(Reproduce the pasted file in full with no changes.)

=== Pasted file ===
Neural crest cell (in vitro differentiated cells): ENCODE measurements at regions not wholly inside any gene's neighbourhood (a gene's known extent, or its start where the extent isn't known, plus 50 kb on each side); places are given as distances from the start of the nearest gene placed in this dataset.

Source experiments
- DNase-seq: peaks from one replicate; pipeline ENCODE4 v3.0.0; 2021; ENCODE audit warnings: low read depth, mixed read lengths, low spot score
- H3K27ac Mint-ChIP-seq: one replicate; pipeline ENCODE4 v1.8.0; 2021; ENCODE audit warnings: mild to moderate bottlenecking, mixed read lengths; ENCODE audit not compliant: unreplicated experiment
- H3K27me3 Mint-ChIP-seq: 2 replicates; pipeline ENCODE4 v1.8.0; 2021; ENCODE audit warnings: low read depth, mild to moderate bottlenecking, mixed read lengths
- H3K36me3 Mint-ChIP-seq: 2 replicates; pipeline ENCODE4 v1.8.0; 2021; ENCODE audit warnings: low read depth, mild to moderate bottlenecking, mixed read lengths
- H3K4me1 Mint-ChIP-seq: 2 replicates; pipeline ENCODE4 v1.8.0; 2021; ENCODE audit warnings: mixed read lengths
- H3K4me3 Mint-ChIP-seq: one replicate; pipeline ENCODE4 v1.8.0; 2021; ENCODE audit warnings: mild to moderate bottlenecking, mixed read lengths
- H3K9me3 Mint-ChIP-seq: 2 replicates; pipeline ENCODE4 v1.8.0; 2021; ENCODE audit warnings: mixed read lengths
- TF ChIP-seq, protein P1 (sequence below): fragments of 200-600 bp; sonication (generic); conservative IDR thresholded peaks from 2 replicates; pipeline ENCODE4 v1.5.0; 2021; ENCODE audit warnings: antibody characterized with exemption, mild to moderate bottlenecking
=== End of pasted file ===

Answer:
Neural crest cell (in vitro differentiated cells): ENCODE measurements at regions not wholly inside any gene's neighbourhood (a gene's known extent, or its start where the extent isn't known, plus 50 kb on each side); places are given as distances from the start of the nearest gene placed in this dataset.

Source experiments
- DNase-seq: peaks from one replicate; pipeline ENCODE4 v3.0.0; 2021; ENCODE audit warnings: low read depth, mixed read lengths, low spot score
- H3K27ac Mint-ChIP-seq: one replicate; pipeline ENCODE4 v1.8.0; 2021; ENCODE audit warnings: mild to moderate bottlenecking, mixed read lengths; ENCODE audit not compliant: unreplicated experiment
- H3K27me3 Mint-ChIP-seq: 2 replicates; pipeline ENCODE4 v1.8.0; 2021; ENCODE audit warnings: low read depth, mild to moderate bottlenecking, mixed read lengths
- H3K36me3 Mint-ChIP-seq: 2 replicates; pipeline ENCODE4 v1.8.0; 2021; ENCODE audit warnings: low read depth, mild to moderate bottlenecking, mixed read lengths
- H3K4me1 Mint-ChIP-seq: 2 replicates; pipeline ENCODE4 v1.8.0; 2021; ENCODE audit warnings: mixed read lengths
- H3K4me3 Mint-ChIP-seq: one replicate; pipeline ENCODE4 v1.8.0; 2021; ENCODE audit warnings: mild to moderate bottlenecking, mixed read lengths
- H3K9me3 Mint-ChIP-seq: 2 replicates; pipeline ENCODE4 v1.8.0; 2021; ENCODE audit warnings: mixed read lengths
- TF ChIP-seq, protein P1 (sequence below): fragments of 200-600 bp; sonication (generic); conservative IDR thresholded peaks from 2 replicates; pipeline ENCODE4 v1.5.0; 2021; ENCODE audit warnings: antibody characterized with exemption, mild to moderate bottlenecking